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CASTLE MALTING NEWS in partnership with www.e-malt.com
08 March, 2018

Brewing news USA, WI: New distillery, cidery and brewery to open in Jefferson this year

A portion of the former St. Coletta of Wisconsin campus is set to become a distillery, cidery and brewery with limited production beginning this year, The Daily Jefferson County Union reported.

On Tuesday, March 6, Shannan De Witt, founder of FLEX Consulting, Waterloo, presented the Jefferson Common Council Committee of the Whole with her multi-phased vision for The Ordinary: A Distillery, Cidery and Brewery Destination.

Some components of De Witt’s ultimate plan include the sale of cider, beer and distilling products; an on-site tasting room; event space for private, regional and corporate gatherings; storage for aging product; a restaurant; and private biking, hiking, running and dog trails.

Also, she expects to employ 25 to 50 people within the next three years.

De Witt has been distilling since age 6 and learned how to make wine and brew beer by age 10. She has worked overseas in Scotland and Germany, where she was able to visit Scottish pubs and English public houses, specifically the ordinaries. “Ordinary” is an old term for a pub, public house or tavern.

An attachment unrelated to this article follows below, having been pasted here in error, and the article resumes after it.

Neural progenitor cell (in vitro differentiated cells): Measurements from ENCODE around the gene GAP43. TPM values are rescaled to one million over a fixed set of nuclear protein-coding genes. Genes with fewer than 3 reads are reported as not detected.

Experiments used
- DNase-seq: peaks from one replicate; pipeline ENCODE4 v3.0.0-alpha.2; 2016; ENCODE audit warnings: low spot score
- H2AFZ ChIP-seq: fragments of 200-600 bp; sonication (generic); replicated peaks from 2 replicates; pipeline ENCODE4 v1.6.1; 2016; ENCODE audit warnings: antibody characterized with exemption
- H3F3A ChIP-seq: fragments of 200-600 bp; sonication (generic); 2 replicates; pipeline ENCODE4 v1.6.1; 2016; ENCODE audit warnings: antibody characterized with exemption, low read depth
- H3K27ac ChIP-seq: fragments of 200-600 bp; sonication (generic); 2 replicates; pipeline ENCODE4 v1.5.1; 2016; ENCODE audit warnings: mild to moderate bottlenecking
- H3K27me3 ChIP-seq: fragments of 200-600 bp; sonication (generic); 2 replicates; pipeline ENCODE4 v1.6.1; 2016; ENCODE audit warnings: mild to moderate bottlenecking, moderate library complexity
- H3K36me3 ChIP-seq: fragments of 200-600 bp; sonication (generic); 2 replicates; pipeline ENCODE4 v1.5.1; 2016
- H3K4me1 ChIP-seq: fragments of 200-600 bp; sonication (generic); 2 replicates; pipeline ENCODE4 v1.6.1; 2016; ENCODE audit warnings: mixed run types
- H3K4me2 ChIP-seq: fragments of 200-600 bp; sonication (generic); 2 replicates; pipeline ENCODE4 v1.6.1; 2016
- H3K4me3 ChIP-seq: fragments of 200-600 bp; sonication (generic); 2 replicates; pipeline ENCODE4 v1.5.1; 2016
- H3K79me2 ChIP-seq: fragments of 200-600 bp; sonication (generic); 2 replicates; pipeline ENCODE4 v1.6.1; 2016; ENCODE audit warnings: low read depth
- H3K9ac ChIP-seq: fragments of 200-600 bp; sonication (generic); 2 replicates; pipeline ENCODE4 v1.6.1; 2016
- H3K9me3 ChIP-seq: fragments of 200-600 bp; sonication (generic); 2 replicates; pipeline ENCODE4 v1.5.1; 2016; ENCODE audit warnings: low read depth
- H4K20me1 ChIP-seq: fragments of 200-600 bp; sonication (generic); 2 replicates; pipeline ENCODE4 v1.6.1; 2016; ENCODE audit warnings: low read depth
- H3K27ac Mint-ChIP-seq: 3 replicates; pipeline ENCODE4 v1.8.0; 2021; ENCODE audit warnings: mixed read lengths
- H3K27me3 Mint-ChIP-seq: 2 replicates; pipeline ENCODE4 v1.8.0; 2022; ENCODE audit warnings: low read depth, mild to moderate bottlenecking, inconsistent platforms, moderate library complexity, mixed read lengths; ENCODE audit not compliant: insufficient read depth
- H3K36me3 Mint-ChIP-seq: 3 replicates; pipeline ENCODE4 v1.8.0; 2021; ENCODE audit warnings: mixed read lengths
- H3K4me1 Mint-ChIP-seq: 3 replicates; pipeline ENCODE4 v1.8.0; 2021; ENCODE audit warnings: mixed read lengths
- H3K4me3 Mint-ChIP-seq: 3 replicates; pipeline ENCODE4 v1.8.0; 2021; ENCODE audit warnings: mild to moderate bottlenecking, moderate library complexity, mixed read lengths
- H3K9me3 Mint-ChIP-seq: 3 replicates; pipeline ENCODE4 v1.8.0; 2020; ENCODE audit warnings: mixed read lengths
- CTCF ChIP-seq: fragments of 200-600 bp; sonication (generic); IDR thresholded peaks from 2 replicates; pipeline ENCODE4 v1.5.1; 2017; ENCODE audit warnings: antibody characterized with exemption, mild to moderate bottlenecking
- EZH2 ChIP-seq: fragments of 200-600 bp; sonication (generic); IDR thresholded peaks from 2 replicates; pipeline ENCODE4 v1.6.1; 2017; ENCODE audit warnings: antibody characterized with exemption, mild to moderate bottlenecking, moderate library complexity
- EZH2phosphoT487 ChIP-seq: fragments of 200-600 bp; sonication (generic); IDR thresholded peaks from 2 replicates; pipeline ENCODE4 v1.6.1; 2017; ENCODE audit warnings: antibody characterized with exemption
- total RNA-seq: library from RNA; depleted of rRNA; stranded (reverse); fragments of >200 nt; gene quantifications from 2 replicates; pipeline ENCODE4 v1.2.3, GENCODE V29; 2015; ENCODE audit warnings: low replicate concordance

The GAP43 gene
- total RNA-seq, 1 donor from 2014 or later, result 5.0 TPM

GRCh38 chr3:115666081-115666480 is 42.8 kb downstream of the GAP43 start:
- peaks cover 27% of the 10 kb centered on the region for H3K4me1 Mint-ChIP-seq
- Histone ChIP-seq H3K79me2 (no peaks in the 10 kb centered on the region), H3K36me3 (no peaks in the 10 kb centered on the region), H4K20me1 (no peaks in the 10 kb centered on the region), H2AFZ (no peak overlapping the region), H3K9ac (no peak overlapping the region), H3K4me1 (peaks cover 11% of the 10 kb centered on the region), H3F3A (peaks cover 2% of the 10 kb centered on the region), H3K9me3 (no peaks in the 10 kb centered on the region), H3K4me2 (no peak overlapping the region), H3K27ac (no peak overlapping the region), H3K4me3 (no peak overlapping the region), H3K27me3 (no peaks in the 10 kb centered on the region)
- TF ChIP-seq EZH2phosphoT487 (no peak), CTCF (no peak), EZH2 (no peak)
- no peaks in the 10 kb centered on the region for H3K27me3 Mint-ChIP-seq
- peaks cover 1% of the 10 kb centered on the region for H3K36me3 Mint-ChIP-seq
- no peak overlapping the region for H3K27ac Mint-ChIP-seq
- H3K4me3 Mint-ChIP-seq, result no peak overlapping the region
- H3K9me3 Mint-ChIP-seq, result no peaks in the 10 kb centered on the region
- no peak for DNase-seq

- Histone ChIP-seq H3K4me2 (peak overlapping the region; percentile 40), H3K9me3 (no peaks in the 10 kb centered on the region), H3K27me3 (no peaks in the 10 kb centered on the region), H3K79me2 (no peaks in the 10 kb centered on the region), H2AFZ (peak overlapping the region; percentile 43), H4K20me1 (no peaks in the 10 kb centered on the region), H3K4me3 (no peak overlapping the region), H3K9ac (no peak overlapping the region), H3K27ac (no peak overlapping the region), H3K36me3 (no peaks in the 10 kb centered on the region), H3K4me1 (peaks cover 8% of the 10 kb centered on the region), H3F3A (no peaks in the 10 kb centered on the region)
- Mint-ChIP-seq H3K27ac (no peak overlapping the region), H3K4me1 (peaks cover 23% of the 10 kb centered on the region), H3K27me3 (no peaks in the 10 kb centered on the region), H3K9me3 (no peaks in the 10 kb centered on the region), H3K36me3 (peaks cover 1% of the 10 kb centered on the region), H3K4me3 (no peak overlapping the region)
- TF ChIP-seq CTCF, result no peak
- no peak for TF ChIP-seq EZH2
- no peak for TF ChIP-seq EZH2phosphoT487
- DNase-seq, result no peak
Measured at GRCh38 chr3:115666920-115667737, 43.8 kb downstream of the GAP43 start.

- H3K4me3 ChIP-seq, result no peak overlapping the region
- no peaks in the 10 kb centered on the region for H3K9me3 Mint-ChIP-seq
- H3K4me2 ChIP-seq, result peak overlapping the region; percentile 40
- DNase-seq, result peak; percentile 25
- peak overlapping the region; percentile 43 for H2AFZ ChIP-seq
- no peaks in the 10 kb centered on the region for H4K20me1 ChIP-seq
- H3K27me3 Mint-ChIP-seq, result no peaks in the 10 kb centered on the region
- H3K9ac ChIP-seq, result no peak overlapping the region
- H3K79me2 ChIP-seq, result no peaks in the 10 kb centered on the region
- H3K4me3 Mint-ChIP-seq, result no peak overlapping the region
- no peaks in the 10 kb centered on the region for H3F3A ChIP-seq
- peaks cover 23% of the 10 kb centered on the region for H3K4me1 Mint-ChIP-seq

“I’d always say, ‘Boy, it would be great if I could do something like that here,’” De Witt said. “In Wisconsin, right now, there are a few places that do this, but they don’t do it on a large scale and they don’t have a campus where they can do it.

“I chose this place,” she added. “I think the campus has a lot of possibility and it’s a nice community to come into. I also think Jefferson is a good community where we can start to build this out. You’ve got some good events that are coming in and I’ve got events I want to bring in.”

To help fund the project, she is asking the city for a revolving loan fund of $140,000 to $160,000 for working capital and cost of employees.

“Our funding is primarily coming from (Venture Capital) and myself,” De Witt said. “I have been very diligent, saved up my money because I knew, eventually, I wanted to get my product out to the world.

“But we will need a little capital help and that’s why we’re here today,” she continued. “For the first year, we need a little help getting our resources in so that I can really focus on operational expenses and taking the capital in for the equipment and everything else.”

De Witt said that, for the first 18 months, she would need three to five full- and part-time employees, including two local employees.